Undergraduate Course: Establishing the Iron Curtain: Totalitarianism in Eastern Europe, 1945-1968 (HIST10431)
|School||School of History, Classics and Archaeology
||College||College of Arts, Humanities and Social Sciences
|Credit level (Normal year taken)||SCQF Level 10 (Year 3 Undergraduate)
||Availability||Available to all students
|Summary||This course will enable students to consider how totalitarian regimes functioned by studying the mechanics of terror and propaganda employed by the Third Reich and Stalin's Russia. Students will then be able to apply this knowledge to the communist revolutions that took place in Hungary and Czechoslovakia immediately after WWII - and to study the ways in which this revolution was actually totalitarian in nature.
Totalitarian regimes acquainted the twentieth century with a different and more extreme political system: a system intertwined with, and dependent upon, radical ideology. Even though the discussion of totalitarianism in Europe usually revolves around Nazi Germany and Stalin's Russia, the installation of repressive political structures throughout Eastern Europe after the end of WWII also drew upon a 'blueprint' of totalitarian methodology by utilising mechanics of terror and propaganda in an extreme way.
Totalitarianism itself generates controversy as a system of political classification, but this course emphasizes the term's ability to describe conditions and implications of oppression. Therefore, the first part of the semester focuses on totalitarianism and what it means, and the ways in which both Stalinism and Nazism embody the workings of a totalitarian system. The second part of the course will discuss how these oppressive structures functioned in Hungary and Czechoslovakia following the end of WWII, taking a case-studies approach in considering communist dictatorships and their solidification of rule by show trials, purges and the secret police.
Entry Requirements (not applicable to Visiting Students)
|Prohibited Combinations|| Students MUST NOT also be taking
Stalin's Russia, 1921-1941 (HIST10336) OR
The Third Reich 1933-1945 (HIST10359)
||Other requirements|| A pass or passes in 40 credits of first level historical courses or equivalent and a pass or passes in 40 credits of second level historical courses or equivalent.
Before enrolling students on this course, Personal Tutors are asked to contact the History Honours Admission Administrator to ensure that a place is available (Tel: 50 3780).
Information for Visiting Students
|Pre-requisites||Visiting Students should usually have at least 3 History courses at grade B or above (or be predicted to obtain this) for entry to this course. We will only consider University/College level courses.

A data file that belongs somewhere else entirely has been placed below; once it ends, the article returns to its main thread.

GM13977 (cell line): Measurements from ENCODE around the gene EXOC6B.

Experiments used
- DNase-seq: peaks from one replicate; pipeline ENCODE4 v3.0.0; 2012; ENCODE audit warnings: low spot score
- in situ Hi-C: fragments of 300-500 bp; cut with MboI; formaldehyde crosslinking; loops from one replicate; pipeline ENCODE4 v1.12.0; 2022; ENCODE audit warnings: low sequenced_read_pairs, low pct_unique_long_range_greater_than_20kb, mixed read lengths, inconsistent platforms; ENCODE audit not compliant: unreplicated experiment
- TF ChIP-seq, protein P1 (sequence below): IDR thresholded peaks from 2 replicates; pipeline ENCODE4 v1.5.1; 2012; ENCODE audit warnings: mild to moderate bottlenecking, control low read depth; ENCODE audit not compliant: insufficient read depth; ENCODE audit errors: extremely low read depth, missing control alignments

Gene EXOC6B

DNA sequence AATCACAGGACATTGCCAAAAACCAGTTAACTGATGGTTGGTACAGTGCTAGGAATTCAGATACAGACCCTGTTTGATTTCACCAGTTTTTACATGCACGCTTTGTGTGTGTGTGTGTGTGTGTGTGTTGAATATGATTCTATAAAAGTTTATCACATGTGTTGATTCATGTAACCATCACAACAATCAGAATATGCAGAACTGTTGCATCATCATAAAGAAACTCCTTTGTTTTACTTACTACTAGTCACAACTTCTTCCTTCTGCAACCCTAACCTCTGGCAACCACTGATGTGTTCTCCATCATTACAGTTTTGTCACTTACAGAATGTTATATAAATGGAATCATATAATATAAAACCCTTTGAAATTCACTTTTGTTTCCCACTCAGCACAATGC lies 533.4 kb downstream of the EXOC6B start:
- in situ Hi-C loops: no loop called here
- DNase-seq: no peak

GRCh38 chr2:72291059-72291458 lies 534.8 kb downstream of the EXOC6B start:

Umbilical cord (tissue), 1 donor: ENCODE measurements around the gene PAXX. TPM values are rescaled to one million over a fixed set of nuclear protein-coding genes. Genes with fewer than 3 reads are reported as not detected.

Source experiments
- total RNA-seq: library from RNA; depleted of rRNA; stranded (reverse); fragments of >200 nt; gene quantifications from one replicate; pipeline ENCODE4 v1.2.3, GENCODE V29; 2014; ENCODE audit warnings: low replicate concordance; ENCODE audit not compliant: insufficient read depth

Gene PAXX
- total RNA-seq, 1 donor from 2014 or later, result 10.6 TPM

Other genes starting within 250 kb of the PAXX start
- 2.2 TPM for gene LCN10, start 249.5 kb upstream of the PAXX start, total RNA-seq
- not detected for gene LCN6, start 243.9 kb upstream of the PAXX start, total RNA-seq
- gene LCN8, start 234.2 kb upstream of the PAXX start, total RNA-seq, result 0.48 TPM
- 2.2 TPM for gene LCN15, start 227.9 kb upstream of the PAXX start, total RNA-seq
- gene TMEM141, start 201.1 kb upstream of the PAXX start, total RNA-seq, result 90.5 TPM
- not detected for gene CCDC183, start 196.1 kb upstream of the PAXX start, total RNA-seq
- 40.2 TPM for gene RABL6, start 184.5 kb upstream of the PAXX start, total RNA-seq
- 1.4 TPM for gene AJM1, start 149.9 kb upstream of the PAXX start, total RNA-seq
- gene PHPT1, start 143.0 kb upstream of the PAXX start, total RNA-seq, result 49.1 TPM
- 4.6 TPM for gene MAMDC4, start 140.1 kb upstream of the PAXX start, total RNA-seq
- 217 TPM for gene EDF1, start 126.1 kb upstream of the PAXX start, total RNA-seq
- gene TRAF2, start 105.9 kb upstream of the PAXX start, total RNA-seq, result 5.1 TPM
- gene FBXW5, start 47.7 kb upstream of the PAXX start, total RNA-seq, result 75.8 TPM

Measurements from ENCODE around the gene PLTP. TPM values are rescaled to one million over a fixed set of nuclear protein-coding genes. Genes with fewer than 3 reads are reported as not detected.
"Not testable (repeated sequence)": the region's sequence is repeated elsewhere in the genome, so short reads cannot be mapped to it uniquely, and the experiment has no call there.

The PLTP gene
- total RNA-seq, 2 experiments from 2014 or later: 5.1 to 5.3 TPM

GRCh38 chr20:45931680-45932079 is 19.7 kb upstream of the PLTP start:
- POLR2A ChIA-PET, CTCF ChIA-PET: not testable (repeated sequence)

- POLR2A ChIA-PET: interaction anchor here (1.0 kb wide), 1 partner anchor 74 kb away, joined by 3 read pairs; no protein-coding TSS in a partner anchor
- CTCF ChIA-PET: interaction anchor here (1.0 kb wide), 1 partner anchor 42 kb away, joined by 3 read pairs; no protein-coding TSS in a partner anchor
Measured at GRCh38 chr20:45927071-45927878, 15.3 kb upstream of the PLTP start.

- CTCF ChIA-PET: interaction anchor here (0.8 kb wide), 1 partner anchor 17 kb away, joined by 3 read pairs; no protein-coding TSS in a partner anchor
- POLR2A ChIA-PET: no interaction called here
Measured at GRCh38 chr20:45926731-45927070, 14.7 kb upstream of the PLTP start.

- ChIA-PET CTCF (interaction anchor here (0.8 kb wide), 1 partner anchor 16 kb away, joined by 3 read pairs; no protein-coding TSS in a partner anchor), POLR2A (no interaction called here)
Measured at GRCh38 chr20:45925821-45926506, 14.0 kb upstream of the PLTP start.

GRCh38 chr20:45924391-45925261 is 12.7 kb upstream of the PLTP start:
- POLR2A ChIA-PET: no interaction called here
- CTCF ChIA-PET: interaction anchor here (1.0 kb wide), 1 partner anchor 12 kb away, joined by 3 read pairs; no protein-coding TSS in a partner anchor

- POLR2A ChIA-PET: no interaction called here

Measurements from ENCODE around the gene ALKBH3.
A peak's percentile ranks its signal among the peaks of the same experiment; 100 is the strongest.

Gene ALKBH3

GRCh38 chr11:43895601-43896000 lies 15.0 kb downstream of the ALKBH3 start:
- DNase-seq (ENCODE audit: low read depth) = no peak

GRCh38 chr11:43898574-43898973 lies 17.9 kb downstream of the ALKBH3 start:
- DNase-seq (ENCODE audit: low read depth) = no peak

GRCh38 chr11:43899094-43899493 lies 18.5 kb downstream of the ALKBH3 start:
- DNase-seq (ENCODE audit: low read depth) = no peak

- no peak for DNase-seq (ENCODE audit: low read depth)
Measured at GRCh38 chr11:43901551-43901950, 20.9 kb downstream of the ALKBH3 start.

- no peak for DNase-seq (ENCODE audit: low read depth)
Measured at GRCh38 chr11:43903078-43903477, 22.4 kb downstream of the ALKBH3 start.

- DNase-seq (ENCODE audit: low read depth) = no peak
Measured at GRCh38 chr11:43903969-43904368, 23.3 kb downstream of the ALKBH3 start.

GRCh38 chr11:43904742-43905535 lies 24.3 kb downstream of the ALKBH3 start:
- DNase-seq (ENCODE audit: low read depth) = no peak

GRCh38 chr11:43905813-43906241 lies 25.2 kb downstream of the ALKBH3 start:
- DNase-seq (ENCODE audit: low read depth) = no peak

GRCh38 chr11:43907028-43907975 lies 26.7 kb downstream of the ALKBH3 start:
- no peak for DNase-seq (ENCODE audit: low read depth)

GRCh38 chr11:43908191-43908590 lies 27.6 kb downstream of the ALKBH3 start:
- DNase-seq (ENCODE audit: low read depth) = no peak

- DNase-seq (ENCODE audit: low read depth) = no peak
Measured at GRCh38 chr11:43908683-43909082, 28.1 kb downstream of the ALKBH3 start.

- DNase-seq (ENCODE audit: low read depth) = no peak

|High Demand Course?
Course Delivery Information
|Not being delivered|
On completion of this course, the student will be able to:
- demonstrate, by way of coursework and examination as required, an acquisition of basic knowledge regarding the key topics and themes of the course;
- demonstrate, by way of coursework and examination as required, an ability to read, analyse and reflect critically upon relevant scholarship;
- demonstrate, by way of coursework and examination as required, an ability to understand, evaluate and utilise a variety of primary source material;
- demonstrate, by way of coursework and examination as required, the ability to develop and sustain scholarly arguments in oral and written form, by formulating appropriate questions and utilising relevant evidence;
- demonstrate independence of mind and initiative; intellectual integrity and maturity; an ability to evaluate the work of others; and an ability to work with peers for the group presentations
|Anne Applebaum, Iron Curtain: The Crushing of Eastern Europe, 1944-1956 (2012). |
Hannah Arendt, The Origins of Totalitarianism (1951).
Peter Baehr, Hannah Arendt, Totalitarianism, and the Social Sciences (2010).
Friedrich Engels and Karl Marx, The Communist Manifesto (1848).
Robert Gellately, Lenin, Stalin, and Hitler: The Age of Social Catastrophe (2007).
Vaclav Havel, The Power of the Powerless: Citizens Against the State in Central Eastern Europe (1985).
Peter Kenez, Hungary from the Nazis to the Soviets: The Establishment of the Communist Regime in Hungary, 1944-1948 (2006).
Arthur Koestler, Darkness at Noon (1940).
Kevin McDermott, Communist Czechoslovakia, 1945-89: A Political and Social History (2015).
Kevin McDermott and Matthew Stibbe (eds), Stalinist Terror in Eastern Europe: Elite Purges and Mass Repression (2010).
Martin Mevius, Agents of Moscow: The Hungarian Communist Party and the Origins of Socialist Patriotism. 1941-1953 (2005).
Czeslaw Milosz, The Captive Mind (1953).
George Orwell, Nineteen Eighty-Four (1949).
|Graduate Attributes and Skills
||- the capacity to work independently on a research topic;
- the ability to respect different opinions in a group discussion;
- the ability to effectively evaluate a range of source materials relevant to the course;
- the capacity express arguments clearly and effectively;
- the ability to meet the deadlines.
|Course organiser||Dr Tereza Eva Valny
Tel: (0131 6)50 9110
|Course secretary||Miss Katy Robinson
Tel: (0131 6)50 3780